It wasn’t all bad
When Ethan Crispo walked into a Waffle House in Birmingham, Ala., for a midnight snack, he was sure he’d go home with an empty stomach. There were 30 customers in the restaurant and—because of a scheduling mishap—only one harried employee, Ben, who was cooking the food and cleaning up. Then, a customer asked Ben for an apron, stepped behind the counter, and started washing dishes. Two other diners began busing tables, and the restaurant was running smoothly again. “Humanity isn’t just good,” said Crispo. “It’s great.”
Jonathan Pinkard has a new heart and a new family, all thanks to nurse Lori Wood. The autistic 27-year-old was living in a men’s shelter and in need of a heart transplant when he arrived at Georgia’s Piedmont Newnan Hospital late last year. But because Pinkard had no one to care for him post-surgery, he couldn’t join the transplant waiting list. After caring for Pinkard for two days, Wood made her patient a life-changing offer: If he wanted, she would become his legal guardian. Pinkard moved in with Wood in January and underwent heart surgery in August; he hopes to be well enough to resume his job as an office clerk soon. “All I can say is, ‘Thank you, Mama Lori,’” said Pinkard.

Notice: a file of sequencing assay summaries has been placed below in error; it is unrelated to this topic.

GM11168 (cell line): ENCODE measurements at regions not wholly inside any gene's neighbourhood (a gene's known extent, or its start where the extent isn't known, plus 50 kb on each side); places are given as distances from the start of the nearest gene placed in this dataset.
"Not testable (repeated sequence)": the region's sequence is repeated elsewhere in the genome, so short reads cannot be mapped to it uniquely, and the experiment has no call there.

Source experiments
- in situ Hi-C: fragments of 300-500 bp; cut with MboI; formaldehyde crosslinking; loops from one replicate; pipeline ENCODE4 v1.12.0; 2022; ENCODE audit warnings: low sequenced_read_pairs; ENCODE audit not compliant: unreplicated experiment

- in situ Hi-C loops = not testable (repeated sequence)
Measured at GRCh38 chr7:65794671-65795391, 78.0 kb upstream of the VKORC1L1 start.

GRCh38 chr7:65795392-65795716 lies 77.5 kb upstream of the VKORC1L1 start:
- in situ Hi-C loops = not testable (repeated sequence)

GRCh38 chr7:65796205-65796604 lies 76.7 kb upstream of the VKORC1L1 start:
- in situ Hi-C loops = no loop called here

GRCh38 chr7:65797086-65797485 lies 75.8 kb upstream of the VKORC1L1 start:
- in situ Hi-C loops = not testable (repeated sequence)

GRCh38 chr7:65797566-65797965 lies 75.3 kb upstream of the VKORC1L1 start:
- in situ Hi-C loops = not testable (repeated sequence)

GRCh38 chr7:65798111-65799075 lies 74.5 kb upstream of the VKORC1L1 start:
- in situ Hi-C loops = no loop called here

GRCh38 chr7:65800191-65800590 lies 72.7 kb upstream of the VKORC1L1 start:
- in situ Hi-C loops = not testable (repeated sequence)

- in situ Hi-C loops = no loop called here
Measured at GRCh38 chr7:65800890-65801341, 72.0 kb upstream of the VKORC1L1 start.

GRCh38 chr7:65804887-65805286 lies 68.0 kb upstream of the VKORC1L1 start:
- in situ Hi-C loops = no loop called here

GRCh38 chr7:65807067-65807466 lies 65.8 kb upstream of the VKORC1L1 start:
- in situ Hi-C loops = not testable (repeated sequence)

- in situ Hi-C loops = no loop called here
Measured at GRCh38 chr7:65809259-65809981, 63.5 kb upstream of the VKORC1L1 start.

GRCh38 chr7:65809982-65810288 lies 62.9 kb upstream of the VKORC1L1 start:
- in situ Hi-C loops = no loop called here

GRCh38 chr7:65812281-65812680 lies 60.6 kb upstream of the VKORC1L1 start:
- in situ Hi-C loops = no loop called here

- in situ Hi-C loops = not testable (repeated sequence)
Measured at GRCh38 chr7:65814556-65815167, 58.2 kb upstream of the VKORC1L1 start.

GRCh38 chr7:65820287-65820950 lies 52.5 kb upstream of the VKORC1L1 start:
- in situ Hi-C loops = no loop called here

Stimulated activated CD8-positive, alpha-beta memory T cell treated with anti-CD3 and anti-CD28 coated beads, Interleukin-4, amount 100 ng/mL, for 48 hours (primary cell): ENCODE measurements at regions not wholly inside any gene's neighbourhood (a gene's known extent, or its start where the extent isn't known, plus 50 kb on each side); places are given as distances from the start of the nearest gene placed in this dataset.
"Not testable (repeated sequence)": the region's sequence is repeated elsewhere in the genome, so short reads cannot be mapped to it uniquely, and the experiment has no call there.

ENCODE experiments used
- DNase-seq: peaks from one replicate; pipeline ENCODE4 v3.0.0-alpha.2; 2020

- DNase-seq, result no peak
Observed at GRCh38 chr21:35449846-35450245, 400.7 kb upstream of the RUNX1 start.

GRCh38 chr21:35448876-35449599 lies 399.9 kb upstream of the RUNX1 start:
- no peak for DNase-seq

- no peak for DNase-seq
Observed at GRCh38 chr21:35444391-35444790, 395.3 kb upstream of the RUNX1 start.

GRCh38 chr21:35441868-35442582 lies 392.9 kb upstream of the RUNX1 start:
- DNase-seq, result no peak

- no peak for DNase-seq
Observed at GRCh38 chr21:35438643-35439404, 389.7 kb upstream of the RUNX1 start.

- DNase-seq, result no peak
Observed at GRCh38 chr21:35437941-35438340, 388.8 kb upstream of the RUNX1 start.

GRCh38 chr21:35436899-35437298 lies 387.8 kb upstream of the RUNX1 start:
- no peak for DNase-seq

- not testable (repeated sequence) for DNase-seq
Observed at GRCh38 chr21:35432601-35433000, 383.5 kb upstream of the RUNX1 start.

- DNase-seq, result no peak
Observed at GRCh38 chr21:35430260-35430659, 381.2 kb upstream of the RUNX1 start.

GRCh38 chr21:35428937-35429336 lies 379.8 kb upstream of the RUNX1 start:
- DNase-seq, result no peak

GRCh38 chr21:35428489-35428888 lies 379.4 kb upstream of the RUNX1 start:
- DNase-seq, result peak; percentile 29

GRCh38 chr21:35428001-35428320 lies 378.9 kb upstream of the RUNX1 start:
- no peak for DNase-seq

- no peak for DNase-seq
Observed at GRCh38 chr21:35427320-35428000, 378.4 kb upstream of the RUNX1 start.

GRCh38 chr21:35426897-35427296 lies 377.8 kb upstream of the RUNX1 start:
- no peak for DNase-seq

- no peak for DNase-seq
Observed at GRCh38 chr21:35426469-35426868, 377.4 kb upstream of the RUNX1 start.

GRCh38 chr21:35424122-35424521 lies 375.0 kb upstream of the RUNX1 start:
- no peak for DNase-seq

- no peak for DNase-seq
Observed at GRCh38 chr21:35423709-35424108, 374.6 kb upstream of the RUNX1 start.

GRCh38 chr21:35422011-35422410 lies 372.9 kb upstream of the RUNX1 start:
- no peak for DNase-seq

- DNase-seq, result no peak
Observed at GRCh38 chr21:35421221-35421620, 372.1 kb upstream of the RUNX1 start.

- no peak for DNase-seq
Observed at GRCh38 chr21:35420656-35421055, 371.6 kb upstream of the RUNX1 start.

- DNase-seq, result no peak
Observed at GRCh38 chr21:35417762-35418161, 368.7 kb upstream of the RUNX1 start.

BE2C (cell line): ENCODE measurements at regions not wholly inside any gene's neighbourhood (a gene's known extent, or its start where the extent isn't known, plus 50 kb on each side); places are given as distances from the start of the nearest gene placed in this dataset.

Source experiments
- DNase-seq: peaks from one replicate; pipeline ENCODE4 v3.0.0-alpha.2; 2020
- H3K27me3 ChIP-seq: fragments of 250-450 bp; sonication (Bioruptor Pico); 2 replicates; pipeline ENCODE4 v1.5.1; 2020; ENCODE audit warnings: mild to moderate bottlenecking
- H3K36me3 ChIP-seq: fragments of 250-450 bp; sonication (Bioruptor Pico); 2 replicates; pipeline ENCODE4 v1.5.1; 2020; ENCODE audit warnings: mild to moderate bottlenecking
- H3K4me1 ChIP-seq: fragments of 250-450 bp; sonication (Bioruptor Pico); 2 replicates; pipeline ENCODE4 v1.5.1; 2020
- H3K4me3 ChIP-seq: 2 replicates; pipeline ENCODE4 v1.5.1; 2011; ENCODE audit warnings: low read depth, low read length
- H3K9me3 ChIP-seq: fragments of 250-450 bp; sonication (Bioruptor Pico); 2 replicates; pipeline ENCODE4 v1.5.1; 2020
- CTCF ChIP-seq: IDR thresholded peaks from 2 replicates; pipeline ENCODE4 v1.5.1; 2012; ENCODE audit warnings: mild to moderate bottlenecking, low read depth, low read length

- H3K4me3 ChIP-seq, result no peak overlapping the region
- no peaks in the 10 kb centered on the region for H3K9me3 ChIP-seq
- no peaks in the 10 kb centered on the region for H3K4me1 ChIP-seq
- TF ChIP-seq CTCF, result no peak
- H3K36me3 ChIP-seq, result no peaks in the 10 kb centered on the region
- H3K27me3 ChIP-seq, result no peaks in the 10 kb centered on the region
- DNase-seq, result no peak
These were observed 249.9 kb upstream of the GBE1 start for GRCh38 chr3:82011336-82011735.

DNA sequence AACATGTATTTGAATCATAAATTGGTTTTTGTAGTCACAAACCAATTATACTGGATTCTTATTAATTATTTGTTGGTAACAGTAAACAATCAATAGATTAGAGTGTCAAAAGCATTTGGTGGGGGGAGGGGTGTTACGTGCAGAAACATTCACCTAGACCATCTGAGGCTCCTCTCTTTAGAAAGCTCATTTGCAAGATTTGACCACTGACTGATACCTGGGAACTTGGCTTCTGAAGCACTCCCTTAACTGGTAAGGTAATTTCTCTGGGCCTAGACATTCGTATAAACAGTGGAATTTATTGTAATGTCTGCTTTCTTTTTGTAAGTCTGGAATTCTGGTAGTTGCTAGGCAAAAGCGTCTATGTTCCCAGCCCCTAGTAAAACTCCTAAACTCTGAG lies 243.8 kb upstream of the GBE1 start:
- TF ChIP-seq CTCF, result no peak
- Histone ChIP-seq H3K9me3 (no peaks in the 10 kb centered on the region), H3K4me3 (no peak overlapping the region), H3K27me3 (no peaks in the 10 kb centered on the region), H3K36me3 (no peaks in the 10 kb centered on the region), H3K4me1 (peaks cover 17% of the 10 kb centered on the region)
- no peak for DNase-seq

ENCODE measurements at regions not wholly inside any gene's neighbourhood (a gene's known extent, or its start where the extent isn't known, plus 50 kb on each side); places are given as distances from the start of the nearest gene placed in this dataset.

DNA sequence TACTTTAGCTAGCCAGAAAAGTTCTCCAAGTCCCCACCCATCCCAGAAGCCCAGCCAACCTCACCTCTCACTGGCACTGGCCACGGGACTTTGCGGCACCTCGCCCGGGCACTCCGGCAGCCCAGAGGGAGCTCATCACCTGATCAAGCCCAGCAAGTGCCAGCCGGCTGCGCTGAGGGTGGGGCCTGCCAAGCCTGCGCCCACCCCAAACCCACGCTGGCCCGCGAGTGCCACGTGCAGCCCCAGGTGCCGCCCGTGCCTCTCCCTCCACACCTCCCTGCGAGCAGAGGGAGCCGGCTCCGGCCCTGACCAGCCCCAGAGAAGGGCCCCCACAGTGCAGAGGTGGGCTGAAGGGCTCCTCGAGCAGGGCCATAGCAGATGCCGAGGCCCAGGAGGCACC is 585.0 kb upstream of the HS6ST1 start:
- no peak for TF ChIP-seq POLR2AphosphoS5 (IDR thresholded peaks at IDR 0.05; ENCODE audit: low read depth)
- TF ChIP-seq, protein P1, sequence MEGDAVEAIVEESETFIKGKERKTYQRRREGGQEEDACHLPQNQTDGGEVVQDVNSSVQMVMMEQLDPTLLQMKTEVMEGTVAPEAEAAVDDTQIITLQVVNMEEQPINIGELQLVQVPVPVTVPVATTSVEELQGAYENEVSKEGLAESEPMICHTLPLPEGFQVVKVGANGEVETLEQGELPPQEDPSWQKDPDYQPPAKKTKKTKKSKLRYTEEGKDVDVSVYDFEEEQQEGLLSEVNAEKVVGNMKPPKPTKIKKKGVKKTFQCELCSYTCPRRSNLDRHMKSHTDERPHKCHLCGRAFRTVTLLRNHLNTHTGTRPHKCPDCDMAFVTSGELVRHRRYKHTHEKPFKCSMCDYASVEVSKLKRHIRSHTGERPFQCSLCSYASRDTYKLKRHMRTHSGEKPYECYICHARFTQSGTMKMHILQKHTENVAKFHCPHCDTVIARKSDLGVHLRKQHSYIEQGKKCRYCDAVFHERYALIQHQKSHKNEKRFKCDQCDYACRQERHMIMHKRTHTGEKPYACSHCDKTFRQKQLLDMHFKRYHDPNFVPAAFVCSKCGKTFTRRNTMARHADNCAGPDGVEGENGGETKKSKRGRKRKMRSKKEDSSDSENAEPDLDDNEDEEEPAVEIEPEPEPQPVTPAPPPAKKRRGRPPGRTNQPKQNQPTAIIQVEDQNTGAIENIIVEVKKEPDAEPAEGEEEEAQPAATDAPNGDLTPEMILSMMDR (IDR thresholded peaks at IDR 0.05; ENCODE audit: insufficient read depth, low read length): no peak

Police Sgt. Mike Nowacki had a plan: He’d run Chicago’s Allstate Hot Chocolate 15K in 50 pounds of SWAT gear and then propose to his girlfriend, Officer Erin Gubala, at the finish line. The race went well, but as he approached the final stretch, Nowacki heard people screaming for someone to help an unconscious woman. Nowacki rushed over and administered CPR with a firefighter until an ambulance arrived; doctors said their actions saved the woman’s life. Eventually, Nowacki powered on to the finish line, told Gubala what had happened, and popped the question. “She had to say yes after that,” said Nowacki—and she did. ■